Tuesday Newsletter time: The latest on Jon Gray’s left knee after he left his Monday start early
(AP Photo/Eduardo Munoz Alvarez)
Jon Gray didn’t pitch very well in the first inning Monday but made some pitches to get out of a jam.
He did much better the next three innings and even into the fifth.
That’s when the Texas Rangers right-hander felt something funky in his left knee and exited the game.
Gray didn’t need to be helped off the field. He wasn’t even limping. He was around his pitch limit, so it didn’t make a ton of sense to risk anything.
But there is concern that Gray might need time on the injured list for the third time in a month. The first time was for a blister in the season opener, and the second was for a slightly sprained left knee in his first start back at Seattle.
“We’ll see,” manager Chris Woodward told reporters after a 1-0 loss to the Yankees. “If he comes in sore tomorrow, it might be something where we have to give him some time.”
Gray said that the knee feels better than when he injured it against the Mariners. He kept pitching that night, as he was injured during the game’s first at-bat. It wasn’t until the next morning that he felt so much pain it was difficult to walk.
His turn in the rotation comes up again Saturday. If he doesn’t need the IL, he could be given an extra day thanks to a spot starter from the minors.
“It’s feeling OK,” said Gray, who signed a four-year, $56 million contract in the offseason. “It’s not like it was the first time. I don’t want it to turn into anything worse and have to miss another start. I’m just trying to stay positive. You don’t want to miss any more baseball. You could start to spiral downward if you let it.”
He allowed only two hits over his 4 1/3 innings, though he walked three. He also struck out four.
The Rangers went 3-2 on their road trip to Philadelphia and New York. It’s hard to complain about that.
The pitching was very good, surrendering 11 runs in five games. A strong case can be made the a few of those shouldn’t have scored.
The offense unable to string enough hits together.
“It’s just consistency,” Woodward said. “It’s one at-bat to the next. We’ve got to get to where in the lineup it is a true nine on one.”
But Rangers could have had a perfect road trip, losing two one-run games at Yankee Stadium.
The Monday loss stung because the offense was no-hit by Nestor Cortes Jr. into the eighth inning and the game-winning hit somehow wasn’t caught.
Woodward said that Anthony Rizzo split the gap perfectly. Center fielder Eli White was playing Rizzo to pull and was shaded toward right field. Left fielder Nick Solak was playing Rizzo to go the other way and was shaded toward the left-field line.
The ball was in the air a long time. Had it been a punt, the returner would have signaled for a fair catch. Yet, it landed between White and Solak, and Aaron Judge scored from first base.
It sure seems like that ball should have been caught.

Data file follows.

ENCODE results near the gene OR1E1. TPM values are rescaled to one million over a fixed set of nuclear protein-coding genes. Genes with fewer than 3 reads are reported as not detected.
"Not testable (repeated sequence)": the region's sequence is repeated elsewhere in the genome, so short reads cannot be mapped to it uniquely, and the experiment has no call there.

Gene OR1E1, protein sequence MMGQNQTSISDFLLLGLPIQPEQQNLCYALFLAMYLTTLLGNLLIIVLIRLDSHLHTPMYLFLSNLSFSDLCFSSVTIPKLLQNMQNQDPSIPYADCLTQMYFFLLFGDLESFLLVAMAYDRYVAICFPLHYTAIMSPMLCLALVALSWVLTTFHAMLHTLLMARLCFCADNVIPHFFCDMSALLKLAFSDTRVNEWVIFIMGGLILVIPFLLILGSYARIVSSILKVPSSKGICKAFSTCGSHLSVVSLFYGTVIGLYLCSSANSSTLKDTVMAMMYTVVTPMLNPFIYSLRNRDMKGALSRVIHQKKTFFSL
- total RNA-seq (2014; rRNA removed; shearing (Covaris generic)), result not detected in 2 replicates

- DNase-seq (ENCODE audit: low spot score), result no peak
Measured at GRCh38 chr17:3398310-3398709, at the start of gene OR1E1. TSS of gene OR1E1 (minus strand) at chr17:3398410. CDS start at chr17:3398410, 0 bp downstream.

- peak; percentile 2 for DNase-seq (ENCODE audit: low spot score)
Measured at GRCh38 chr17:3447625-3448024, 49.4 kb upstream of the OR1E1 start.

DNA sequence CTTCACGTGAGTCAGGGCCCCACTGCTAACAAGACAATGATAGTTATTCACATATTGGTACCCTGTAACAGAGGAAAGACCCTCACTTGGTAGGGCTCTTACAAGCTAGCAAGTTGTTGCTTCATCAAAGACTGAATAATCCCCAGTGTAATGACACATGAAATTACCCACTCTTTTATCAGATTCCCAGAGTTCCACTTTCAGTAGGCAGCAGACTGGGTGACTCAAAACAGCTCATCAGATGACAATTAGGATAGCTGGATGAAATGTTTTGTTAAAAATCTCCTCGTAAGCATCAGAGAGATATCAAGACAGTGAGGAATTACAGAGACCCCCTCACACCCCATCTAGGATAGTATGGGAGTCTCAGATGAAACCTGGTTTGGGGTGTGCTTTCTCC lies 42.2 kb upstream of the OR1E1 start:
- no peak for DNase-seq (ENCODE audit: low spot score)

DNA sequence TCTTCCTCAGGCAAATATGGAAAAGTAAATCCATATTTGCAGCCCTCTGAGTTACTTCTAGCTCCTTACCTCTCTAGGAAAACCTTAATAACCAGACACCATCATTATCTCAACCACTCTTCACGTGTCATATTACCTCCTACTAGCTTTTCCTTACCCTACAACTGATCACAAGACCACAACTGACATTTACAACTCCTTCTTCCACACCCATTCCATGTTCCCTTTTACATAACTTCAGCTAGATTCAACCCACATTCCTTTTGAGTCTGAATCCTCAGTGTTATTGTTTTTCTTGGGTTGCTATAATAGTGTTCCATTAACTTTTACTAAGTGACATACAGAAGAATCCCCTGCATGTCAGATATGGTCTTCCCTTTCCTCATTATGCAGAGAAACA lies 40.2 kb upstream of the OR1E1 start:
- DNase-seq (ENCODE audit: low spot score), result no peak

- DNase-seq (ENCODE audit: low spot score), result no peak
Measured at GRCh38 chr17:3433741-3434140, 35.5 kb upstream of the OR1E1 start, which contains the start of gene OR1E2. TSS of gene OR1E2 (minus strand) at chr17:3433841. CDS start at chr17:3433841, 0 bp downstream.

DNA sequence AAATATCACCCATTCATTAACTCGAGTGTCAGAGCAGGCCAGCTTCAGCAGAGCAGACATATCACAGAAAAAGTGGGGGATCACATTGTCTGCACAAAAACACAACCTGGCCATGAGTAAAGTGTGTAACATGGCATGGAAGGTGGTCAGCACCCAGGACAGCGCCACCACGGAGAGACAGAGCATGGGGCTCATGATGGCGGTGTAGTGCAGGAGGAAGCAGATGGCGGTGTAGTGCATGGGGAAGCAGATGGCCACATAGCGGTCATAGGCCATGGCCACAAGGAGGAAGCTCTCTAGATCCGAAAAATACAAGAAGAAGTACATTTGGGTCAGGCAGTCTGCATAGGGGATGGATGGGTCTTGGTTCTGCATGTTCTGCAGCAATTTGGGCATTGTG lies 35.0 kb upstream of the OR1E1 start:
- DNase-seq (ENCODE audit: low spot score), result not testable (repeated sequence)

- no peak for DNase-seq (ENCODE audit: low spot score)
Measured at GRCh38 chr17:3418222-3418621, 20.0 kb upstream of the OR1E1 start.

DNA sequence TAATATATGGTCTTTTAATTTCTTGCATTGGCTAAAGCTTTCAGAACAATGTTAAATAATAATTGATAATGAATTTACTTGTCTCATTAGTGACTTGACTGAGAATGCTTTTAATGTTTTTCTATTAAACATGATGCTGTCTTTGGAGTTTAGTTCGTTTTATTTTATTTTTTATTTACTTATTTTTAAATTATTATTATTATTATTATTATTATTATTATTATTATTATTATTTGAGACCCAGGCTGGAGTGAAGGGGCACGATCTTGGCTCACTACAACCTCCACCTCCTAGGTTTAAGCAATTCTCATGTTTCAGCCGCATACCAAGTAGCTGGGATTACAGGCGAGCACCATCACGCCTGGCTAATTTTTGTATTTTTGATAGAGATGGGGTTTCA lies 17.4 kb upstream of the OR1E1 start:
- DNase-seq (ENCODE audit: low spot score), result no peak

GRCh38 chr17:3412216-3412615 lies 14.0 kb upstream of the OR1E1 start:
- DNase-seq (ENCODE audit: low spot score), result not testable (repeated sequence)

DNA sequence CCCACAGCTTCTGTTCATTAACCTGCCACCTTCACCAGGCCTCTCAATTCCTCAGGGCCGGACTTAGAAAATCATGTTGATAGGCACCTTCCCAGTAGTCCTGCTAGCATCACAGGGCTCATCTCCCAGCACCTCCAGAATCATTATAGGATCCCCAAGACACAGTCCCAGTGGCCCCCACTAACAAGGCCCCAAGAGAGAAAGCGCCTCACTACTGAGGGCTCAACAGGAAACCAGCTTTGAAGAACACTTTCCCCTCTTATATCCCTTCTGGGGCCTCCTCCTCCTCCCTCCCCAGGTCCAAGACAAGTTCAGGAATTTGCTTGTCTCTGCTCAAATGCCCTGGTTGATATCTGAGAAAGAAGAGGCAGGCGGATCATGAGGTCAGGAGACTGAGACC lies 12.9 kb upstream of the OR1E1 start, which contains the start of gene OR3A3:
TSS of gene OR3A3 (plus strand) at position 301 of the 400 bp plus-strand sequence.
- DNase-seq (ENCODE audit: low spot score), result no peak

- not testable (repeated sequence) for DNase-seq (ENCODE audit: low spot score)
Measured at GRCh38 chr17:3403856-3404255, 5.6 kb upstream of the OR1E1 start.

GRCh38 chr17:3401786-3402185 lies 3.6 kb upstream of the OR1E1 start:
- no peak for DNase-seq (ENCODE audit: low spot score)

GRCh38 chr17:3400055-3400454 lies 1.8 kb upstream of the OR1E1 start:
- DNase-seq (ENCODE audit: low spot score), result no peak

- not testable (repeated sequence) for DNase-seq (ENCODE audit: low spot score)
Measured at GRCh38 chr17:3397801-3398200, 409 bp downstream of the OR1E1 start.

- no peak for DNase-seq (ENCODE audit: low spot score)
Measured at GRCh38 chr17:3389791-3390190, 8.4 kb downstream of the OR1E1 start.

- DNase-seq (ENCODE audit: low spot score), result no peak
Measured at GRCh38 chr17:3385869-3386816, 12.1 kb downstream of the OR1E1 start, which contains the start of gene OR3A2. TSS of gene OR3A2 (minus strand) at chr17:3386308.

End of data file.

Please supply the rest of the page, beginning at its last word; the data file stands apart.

What if Adolis Garcia had been in left and Leody Taveras in center? Both are excellent defensively. Or Taveras in left and White in center? Would the guy who was playing left field Monday for the Yankees, Joey Gallo, have caught it?
Solak and Brad Miller are holding down left field, and they’ve made some good plays. Solak made a nice catch Sunday against the wall in foul territory.
Could the defense in left field be better? Sure. Does it need to be better? Yes.
Little League right field
As soon as Woodward said that the Gleyber Torres walk-off homer in Game 1 of the Sunday doubleheader would have been in out in 99 percent of ballparks if not for the short porch in right field at the Yankees’ “Little League ballpark,” he should have known trouble was lurking.
The New York media had a field day with the comment, even though the writers and TV reporters all know that right field is ridiculously hitter-friendly. They pointed to the estimated distance of the home run, 369 feet, and that it would have gone out of 26 of the 30 MLB ballparks.
White was the beneficiary of the short porch in the second game. His homer was estimated at 342 feet. It would have been a homer at only one other MLB ballpark (Minute Maid Park).
Here’s the thing: White’s homer landed one section closer to the right-field corner and was two rows shallower. The exit velocity was 10 mph less than Torres’ homer. The right-field wall at Yankee Stadium gradually moves away from home plate. The difference in the two estimated distances — emphasis on “estimated” — suggests a sharp increase in the span of one section.
This isn’t a breathless defense of Woodward, who should have known better. Maybe he hadn’t had a chance to look at the data in a between-games interview shortly after a walk-off loss.
He said Monday that his “Little League ballpark” comment was a joke. Loves going to Yankee Stadium, he said.
But right field is a short, balls fly out that would be caught at most ballparks, and the eye test doesn’t match the data.
That’s one way to do it. Enjoy, as I did multiple times. See you Wednesday.
Just a little off target…😏😂🥴🦮
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— Fred Schultz (@FredSchultz35) May 6, 2022
Jeff Wilson, firstname.lastname@example.org